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    Анализ ядовитых свойств секрета Azemiops feae

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    Toxicon, Vol. 24, No.5, pp. 510-513, 1986.
    Printed in Great Britain.

    0041-0101186 $3.00+ .00

    Pergamon Journals Ltd.


    PRELIMINARY STUDIES ON THE VENOM OF THE CHINESE

    SNAKE AZEMIOPS FEAE, BOULENGER (FEA'S VIPER)

    DARWIN K. VEST
    Department of Zoology, Washington State University, Pullman, WA 99164-4220, U.S.A.
    (Accepted jor publication 11 December 1985)

    D. K. VEST. Preliminary studies on the venom of the Chinese snake Azemiops jeae, Boulenger
    (Fea's viper). Toxicon 24, 510- 513, 1986. - Fea's viper (Azemiops jeae) produces a venom
    which is highly toxic to mice when injected by the s.c. or Lv. routes. The Lv. LDso of Azemiops
    venom for Swiss-Webster laboratory mice is 0.52 mg/kg. Azemiops venom produces no
    hemorrhagic activity in mice or rabbits. Immunodiffusion indicates that some fractions of
    Azemiops venom are antigenically related to viperid, elapid and crotalid venoms. SDS-PAGE
    electrophoresis reveals that this venom contains as many as 22 proteinaceous components.

    THE FEA'S VIPER (Azemiops jeae) is a small viperine snake distributed in the Chinese
    provinces of Yunan, Guizhou, Sichuan, Guangxi, Fujian, Jiangxi and Zhejiang (ZHAO
    and ZHAO, 1981) and also occurs in Burma. Due to the rarity of this serpent, virtually
    nothing is known concerning its venom. Histological investigation of Azemiops venom
    glands by KOCHVA and GANS (1965, 1966) and KOCHVA et ale (1967) show that Azemiops
    venom glands exhibit the general pattern of taxonomic characteristics of all viperine
    snakes.
    Seven adult specimens of Azemiopsjeae were obtained from a commercial source (J. J.
    Vandenbrink, Jabria B.V.) and were subjected to venom extraction. The venom was
    collected in a snlall plastic 'auto-analysis' cup (Sardstedt no. 73.641), immediately frozen,
    then lyophilized and weighed. Lyophilized venom was reconstituted in 0.9070 physiological
    saline. Twenty-five healthy Swiss-Webster laboratory mice weighing 18 - 22 g were used
    for the lethality screen. The Lv. LD so was calculated according to the method of
    LITCHFIELD and WILCOXON (1949). All mice were closely observed for 12 hr post­
    challenge. Respiratory rates were measured by counting respirations against a lap timer.
    Thirteen Swiss-Webster mice were depilated and challenged s.c. with venom
    concentrations of 5 - 50 JAg in 100 JAI 0.9070 physiological saline. Additionally, a California
    giant laboratory rabbit was dorsally depilated and challenged intracutaneously with six
    concentrations of (5 - 50 JAg) Azemiops venom reconstituted as described above. Mice
    surviving s.c. challenge, as well as the rabbit, were killed at 24 hr post-injection and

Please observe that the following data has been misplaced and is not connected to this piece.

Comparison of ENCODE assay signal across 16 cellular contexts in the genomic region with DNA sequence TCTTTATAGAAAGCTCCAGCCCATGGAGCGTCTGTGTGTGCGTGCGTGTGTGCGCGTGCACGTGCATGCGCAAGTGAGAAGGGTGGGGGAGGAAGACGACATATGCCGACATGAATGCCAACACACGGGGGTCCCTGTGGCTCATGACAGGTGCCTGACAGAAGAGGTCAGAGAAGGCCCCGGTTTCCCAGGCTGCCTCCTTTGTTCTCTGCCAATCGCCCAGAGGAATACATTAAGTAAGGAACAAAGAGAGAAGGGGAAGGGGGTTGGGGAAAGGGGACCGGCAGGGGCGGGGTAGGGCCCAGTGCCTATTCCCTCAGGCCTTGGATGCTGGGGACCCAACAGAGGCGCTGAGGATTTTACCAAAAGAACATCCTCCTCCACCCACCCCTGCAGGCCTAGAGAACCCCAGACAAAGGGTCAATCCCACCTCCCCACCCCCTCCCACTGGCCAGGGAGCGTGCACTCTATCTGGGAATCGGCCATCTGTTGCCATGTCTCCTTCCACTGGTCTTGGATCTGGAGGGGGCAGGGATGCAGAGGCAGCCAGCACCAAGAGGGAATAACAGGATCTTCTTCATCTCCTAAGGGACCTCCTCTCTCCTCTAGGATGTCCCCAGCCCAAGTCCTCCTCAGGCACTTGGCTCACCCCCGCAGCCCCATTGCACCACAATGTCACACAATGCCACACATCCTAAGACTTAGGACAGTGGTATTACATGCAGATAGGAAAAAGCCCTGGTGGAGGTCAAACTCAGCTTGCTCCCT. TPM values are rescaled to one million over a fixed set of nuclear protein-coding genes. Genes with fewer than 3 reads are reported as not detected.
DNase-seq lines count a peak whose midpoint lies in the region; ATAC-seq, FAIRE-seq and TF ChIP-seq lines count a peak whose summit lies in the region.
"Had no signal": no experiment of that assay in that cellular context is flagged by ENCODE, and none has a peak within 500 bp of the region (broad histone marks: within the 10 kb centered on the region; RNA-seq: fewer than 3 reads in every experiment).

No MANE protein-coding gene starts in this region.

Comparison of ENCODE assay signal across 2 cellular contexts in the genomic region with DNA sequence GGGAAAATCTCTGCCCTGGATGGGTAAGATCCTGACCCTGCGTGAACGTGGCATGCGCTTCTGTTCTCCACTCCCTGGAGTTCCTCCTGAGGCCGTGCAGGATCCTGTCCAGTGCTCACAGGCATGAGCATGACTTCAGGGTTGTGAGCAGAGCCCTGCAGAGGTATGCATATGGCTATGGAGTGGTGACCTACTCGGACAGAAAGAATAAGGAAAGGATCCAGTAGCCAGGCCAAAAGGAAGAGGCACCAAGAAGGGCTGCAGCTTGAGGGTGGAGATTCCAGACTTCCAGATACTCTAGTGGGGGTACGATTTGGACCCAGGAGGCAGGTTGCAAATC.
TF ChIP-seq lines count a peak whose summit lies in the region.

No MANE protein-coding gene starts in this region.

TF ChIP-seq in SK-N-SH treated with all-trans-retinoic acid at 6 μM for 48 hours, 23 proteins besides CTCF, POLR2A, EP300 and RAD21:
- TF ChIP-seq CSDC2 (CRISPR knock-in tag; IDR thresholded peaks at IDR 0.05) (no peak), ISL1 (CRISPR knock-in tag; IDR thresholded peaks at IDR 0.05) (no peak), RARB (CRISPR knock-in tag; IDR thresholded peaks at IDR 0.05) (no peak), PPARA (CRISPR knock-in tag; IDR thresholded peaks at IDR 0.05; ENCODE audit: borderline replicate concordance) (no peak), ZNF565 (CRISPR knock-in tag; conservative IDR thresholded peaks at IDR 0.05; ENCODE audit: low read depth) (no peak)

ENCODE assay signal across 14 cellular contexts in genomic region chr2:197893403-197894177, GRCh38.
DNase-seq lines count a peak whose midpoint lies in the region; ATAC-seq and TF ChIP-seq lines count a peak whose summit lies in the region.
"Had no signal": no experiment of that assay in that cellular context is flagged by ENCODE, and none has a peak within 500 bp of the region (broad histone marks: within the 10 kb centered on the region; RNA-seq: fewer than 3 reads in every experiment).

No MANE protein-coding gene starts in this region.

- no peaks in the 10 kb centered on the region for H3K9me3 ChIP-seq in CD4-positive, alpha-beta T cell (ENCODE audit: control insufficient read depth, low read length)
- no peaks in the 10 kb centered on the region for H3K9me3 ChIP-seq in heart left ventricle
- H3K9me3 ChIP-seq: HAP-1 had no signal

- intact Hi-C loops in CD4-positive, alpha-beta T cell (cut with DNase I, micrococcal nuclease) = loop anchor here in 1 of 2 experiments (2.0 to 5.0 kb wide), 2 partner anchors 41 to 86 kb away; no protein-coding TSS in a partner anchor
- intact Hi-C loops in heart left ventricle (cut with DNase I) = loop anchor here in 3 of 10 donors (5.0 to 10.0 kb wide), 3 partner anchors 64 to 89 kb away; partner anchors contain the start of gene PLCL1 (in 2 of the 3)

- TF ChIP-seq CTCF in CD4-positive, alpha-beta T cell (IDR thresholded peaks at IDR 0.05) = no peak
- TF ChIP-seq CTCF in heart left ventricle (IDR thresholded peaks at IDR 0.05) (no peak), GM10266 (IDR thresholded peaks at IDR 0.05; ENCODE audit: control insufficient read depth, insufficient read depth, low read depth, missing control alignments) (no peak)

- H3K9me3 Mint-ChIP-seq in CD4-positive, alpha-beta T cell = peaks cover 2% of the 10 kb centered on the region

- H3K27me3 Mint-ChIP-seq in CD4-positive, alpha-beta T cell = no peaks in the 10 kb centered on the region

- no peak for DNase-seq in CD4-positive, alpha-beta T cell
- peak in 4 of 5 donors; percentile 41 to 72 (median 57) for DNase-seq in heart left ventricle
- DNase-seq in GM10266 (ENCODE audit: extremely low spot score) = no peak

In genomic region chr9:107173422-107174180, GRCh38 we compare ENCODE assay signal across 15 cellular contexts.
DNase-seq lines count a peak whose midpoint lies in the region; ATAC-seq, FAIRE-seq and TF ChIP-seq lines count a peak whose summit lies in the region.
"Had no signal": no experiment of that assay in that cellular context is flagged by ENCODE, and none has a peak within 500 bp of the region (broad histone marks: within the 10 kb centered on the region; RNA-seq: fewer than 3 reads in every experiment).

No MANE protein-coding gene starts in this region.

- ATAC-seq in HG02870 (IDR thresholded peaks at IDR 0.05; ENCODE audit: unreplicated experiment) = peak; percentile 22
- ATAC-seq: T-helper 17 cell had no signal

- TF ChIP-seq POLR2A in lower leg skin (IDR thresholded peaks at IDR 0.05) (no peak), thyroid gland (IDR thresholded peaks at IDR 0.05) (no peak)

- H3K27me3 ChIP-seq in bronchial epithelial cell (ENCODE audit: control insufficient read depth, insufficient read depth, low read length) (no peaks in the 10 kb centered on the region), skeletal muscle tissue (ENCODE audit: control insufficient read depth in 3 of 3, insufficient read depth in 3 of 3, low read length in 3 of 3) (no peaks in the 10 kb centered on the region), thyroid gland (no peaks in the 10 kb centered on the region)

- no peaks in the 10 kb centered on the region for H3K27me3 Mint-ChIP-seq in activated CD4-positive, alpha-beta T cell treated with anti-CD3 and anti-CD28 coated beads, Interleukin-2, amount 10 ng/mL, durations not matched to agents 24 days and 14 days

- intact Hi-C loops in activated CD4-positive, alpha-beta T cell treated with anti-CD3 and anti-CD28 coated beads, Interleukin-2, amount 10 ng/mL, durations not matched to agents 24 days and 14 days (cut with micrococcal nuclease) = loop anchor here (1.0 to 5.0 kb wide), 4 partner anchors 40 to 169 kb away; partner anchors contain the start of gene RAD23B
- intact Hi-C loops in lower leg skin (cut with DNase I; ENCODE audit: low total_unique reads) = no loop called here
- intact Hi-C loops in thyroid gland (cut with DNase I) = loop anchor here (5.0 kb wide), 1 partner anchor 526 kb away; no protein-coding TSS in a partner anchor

examined for hemorrhagic and local responses. Immunodiffusion of Azemiops venom
    against several commercial monovalent and polyvalent antivenoms, as well as active
    monovalent antisera of rabbit origin (Arizona State University), was performed on
    Ouchterlony plates and micro-immunodiffusion slides using 2070 agar noble in the
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    diffusion medium. Antigen wells were loaded with venom solutions containing 5 mg/ml
    Azemiops venom, and were developed at room temperature. SDS-Polyacrylamide gel
    electrophoresis (slab format) was performed at pH 6.8 according to the method of
    LAEMMLI (1970). Wells were loaded in duplicate with venom quantities of 50, 75, 100, 125
    and 150 IJg. All samples were reduced with (3-mercaptoethanol and run at 10 rnA per gel
    through a 3 mm thick, 5070 stacking gel, then a 15070 separating gel.
    Five of the Azemiops specimens subjected to extraction delivered only trace amounts of
    venom, despite vigorous biting. The other two specimens delivered significant,
    approximately equivalent volumes of venom ( rv l.75 mg/snake). The venom appeared as
    a clear, golden-yellow liquid, similar to that of many other viperine snakes. Its viscosity,
    likewise, was similar to that delivered by most viperines.
    The i.v. LD so of Azemiops feae venom in Swiss-Webster mice was 0.52 mg/kg. Mice
    challenged with doses of 0.50 - 0.60 mg/kg usually exhibited a transitory, minor-to­
    moderate vasodilatation of ear vessels within 10 min of injection. These mice became
    torpid within 30 ± 10 min and respirations began to decrease, generally followed by clonic
    convulsions. Paralysis became virtually complete 90 - 110 min post-injection, although
    mice retained a very slight ability to move the legs and were able to right themselves until
    the very terminal stage of poisoning. A paroxysm occurred 86 -150 min post-injection, in
    which respirations reached a critical minimum (less than 35 per min). This paroxysm
    terminated in death for mice challenged by a lethal dose; all mice that tolerated
    envenomation for 180 min survived. All mice receiving s.c. challenges of between 0.50
    and 0.60 mg/kg died, while those receiving 0.40 mg/kg or less survived.
    Local tissue responses and hemorrhagic activity in laboratory mice were only slight. No
    indications of frank hemorrhagic activity nor local tissue degradation were evident.
    Intracutaneous injection of Azemiops venom into rabbit skin produced no local
    manifestations or evidence of hemorrhagic phenomenon.
    Ouchterlony and micro-immunodiffusion of Azemiops venom vs. commercial
    antivenins resulted in the formation of precipitation lines between wells containing
    Azemiops venom and several commercial antivenins (Fig. 1). Significant precipitation
    lines developed against the antisera to tiger-snake, death adder, mamba and Iran cobra,